The current pharmacy curriculum at the University of Louisiana at Monroe College of Pharmacy has recently undergone a total overall. We have adopted an integrative curriculum that includes a systems based approach to teaching the pharmacy curriculum in which the basic sciences are taught with the integration of the clinical sciences. In addition, the pre-pharmacy curriculum has been modified to more closely reasonable the number of hours needed at other pharmacy programs and to express subject matter rather than specific courses, which fosters compliance of students, who are coming from different undergraduate institutions. However, one necessary subject matter that has been overlooked in a large number of pharmacy programs throughout the United States is ecology. Although the current curriculum allows for students to take ecology as an elective, many students complete the program without a single ecology course despite the fact that many drugs and pharmaceutical agents are derived from environmental sources.

Many of the pharmaceutical drugs that our students will dispense over their careers are derived from natural products. There is an emesis interaction between the drugs that are developed and administered and species, such as bacteria and viruses that are commonly found in the environment. It is estimated that more than half of the top 200 prescribed drugs and 75% of the newly developed drugs over the past 30 years are derived from natural sources [4]. Additionally, several of the newly developed and the agents to be developed in the future will be derived from environmental sources. The University of Louisiana at Monroe is home to a great number of quality researchers, who have laboratories that are dedicated to a very diverse quantity of research focus areas. To this end, our basic science faculty are currently undergoing studies that encompass all areas of drug discovery including, pharmacology, drug delivery, drug development, and clinical studies. Currently, a large number of research studies that are focused on drug development use natural products as their primary source of novel agents.

A new area of patient care has developed that includes a team of medical doctors, pharmacist and nurses performing hospital rounds as a collective group. This new medical team approach to patient care aides in the delivery of the most efficient, economical, and comprehensive medical care. Thus, errors in prescriptions, dispensing, and unnecessary cost are minimized by encouraging a direct interaction of the patient’s health care providers. Given the fact that clinical pharmacist are being increasing called upon to support the development of a patient’s medical strategy, there is a greater need to have a very well rounded education as it pertains to drugs, infectious agents and disease progression. As previously delineated, the environment plays a pivotal role in drug discovery, disease progression and source of infectious agents. Therefore, one could reasonable conclude that ecology should be added to the current pharmacy curriculum to support a well balanced and rounded pharmacy education.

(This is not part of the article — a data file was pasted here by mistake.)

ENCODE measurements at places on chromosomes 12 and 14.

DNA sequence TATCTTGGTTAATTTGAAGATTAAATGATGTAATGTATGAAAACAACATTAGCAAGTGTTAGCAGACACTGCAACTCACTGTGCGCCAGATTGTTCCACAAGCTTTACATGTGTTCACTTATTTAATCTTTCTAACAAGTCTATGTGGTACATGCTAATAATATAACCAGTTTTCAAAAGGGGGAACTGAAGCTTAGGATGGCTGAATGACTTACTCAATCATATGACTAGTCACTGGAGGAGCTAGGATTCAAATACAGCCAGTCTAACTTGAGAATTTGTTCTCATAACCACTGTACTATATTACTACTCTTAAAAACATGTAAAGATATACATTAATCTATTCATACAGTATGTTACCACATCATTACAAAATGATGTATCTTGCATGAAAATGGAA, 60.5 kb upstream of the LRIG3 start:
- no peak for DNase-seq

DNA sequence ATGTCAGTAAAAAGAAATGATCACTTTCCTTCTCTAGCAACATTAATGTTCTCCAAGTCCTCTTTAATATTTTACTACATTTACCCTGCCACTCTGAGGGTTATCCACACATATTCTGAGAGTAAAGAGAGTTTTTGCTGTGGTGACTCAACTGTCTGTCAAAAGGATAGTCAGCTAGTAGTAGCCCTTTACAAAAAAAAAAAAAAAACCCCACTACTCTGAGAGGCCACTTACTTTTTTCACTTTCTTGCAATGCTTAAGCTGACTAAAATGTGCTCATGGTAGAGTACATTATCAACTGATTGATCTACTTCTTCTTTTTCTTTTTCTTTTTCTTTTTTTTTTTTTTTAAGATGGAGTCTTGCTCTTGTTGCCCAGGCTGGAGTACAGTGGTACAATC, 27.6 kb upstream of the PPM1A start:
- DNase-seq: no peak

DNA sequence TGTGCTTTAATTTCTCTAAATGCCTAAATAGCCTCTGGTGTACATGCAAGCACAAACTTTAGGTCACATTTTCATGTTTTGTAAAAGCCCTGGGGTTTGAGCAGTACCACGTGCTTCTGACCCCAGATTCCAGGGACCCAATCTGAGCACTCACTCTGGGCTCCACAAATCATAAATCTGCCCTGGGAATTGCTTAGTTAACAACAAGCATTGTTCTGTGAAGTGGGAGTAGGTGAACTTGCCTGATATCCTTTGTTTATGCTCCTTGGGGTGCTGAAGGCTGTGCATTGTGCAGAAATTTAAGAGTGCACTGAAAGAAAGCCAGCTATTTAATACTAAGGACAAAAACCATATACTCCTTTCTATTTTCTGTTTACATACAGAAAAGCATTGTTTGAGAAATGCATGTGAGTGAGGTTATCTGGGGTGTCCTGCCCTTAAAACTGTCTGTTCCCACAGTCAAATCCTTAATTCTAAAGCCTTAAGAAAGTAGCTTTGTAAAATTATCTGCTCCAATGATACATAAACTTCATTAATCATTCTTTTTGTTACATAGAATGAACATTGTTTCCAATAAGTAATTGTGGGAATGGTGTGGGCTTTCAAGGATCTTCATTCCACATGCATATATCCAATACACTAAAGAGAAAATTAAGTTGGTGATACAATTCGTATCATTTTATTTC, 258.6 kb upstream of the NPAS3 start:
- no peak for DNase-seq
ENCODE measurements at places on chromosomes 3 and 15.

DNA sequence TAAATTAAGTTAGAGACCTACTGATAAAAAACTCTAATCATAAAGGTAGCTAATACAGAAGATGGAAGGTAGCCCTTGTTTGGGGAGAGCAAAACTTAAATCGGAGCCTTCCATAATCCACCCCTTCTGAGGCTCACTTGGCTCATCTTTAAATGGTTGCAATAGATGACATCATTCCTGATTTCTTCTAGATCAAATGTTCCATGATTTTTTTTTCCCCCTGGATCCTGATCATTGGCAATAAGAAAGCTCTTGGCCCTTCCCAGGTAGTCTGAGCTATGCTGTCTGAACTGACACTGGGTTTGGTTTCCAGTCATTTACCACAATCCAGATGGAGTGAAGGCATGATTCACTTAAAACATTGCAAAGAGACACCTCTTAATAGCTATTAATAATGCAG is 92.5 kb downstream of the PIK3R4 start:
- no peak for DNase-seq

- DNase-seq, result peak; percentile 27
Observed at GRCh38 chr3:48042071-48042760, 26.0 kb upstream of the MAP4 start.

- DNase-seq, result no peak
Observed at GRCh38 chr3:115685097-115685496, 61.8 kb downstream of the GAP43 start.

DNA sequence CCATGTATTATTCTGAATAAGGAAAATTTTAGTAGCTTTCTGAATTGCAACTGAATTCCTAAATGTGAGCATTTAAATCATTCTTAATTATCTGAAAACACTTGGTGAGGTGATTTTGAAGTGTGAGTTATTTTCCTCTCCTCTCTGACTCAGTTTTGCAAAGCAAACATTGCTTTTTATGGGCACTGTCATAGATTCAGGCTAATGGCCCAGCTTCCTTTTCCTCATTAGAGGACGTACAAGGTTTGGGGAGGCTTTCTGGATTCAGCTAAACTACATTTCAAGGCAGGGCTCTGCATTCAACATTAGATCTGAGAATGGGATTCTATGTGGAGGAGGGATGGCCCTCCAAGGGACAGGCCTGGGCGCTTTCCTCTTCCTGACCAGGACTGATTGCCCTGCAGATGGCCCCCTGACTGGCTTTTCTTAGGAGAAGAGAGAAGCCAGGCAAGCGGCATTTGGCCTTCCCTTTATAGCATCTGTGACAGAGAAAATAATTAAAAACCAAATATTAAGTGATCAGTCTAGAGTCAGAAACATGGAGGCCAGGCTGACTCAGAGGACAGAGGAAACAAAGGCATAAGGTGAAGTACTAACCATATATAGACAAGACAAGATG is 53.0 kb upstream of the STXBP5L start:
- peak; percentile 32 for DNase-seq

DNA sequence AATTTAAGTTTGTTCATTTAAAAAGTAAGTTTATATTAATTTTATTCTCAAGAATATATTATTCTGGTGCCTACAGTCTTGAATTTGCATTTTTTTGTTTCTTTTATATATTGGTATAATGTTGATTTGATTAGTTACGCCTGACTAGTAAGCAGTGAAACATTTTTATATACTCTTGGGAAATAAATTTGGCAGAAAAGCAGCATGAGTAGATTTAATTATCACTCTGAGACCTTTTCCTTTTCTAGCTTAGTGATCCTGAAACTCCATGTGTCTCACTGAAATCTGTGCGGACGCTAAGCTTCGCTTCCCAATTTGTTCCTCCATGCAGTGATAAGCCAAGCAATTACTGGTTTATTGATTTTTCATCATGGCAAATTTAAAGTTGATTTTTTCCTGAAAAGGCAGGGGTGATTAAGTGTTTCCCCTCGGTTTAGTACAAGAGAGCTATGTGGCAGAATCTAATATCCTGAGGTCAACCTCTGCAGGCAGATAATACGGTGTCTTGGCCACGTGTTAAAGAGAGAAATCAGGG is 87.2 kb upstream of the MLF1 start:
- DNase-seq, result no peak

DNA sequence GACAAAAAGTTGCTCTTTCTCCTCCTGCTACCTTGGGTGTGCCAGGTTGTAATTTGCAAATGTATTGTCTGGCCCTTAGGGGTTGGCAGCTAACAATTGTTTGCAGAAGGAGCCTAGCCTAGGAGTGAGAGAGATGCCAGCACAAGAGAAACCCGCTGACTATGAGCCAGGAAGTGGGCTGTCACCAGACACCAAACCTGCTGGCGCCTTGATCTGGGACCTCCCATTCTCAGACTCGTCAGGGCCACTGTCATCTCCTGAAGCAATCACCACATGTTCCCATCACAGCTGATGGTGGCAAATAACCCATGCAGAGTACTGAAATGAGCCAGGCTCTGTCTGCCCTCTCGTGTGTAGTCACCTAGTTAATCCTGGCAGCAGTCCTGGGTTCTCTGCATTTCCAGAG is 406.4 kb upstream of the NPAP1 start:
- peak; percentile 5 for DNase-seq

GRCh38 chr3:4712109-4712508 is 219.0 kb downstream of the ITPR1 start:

In our collaborative effort, we are investigating the role of bacterial biofilms in infections of type II diabetic rats. In an article by Potera, 65% of human infections involve biofilms [5]. Diabetic foot ulcers account for 58% of the infections seen in diabetic-related hospital admissions [6]. In a recent study by James et al 77% of the diabetic foot ulcers analyzed contained a biofilm [7]. Given the importance of biofilms in chronic infections and the fact that biofilms can be 1000-fold more resistant to antibiotics [8], there is a need to look for alternative treatment. We are investigating the role of natural products in controlling hypertension, which can lead to diabetic nephropathy.

Thus, given the interdependence of health outcomes on several environmental factors and the fact that several drug agents are derived from natural products; we propose that ecology be added to the pharmacy curriculum. This will foster in our pharmacy students a more complete understanding of drugs that they are dispensing. In addition they will have a greater understanding of the drug interactions in their patients.